A Sangamon County judge ruled that the Illinois Department of Human Services must notify county jails of the placement of inmates not fit for trial in state facilities within 20 days, declaring two pandemic-era executive orders regarding inmate transfers unlawful.
The State Journal Register reports that Judge Karen Tharp ruled today that DHS was in violation of state law mandating that it notify counties of the placement of inmates declared unfit for trial within 20 days. The agency had used two pandemic-era executive orders signed by Governor J.B. Pritzker to suspend and delay the admission of inmates into state mental health facilities.
Sangamon County Sheriff Jack Campbell filed the lawsuit in June challenging the executive orders. The lawsuit was eventually amended to add sheriffs of 5 other downstate counties.
Tharp agreed with Campbell and the sheriffs, saying that the state did not have discretion to go beyond the limits of the 20-day policy in terms of determining where the inmates should go. She said that if the state had unlimited power over where an inmate is placed, DHS could refuse to allow anyone unfit into their facilities. Tharp also said that the executive orders did not put any criteria in place that would combat the spread of COVID-19 and that there was no evidence to suggest that they would pose a risk of spreading the virus in DHS facilities.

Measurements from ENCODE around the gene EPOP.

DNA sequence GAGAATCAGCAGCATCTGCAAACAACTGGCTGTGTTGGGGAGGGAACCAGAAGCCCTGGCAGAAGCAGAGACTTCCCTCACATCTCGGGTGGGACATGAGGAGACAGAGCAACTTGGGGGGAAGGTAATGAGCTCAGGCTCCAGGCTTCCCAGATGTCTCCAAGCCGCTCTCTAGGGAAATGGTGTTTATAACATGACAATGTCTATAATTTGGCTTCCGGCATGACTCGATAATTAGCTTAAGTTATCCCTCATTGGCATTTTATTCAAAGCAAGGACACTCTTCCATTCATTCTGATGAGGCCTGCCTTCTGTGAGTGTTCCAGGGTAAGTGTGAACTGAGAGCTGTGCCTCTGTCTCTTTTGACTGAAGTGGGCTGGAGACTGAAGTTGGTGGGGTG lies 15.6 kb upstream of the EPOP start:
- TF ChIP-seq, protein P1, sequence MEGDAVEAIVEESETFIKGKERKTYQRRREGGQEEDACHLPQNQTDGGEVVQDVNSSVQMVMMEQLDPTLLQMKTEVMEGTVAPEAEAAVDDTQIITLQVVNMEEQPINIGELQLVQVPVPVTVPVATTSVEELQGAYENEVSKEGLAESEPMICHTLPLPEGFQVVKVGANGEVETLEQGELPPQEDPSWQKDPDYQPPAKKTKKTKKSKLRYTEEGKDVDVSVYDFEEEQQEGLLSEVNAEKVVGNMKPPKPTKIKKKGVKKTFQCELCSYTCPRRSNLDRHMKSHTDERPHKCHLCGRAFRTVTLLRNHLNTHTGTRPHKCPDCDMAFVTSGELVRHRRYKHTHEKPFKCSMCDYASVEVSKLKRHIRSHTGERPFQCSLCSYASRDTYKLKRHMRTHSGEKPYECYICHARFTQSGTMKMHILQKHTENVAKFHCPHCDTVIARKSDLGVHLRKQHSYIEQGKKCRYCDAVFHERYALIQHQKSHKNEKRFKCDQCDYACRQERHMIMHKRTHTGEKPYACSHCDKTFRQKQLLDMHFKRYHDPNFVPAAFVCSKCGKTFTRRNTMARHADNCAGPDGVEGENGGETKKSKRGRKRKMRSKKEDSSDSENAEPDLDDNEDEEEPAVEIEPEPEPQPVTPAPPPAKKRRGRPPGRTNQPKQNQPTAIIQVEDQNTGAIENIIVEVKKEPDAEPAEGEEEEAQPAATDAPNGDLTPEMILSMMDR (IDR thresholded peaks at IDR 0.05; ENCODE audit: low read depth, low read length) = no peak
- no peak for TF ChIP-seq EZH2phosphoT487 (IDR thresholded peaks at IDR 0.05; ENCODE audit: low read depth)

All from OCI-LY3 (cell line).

Tharp then said the governor did not have unlimited authority to pursue executive action on the case, saying that he had exceeded his authority under the Illinois Emergency Management Agency Act to control the movements of people or inmates.
DHS plans to appeal the decision to the state Appellate Court. Both sides are set to meet again on August 25th for a status hearing.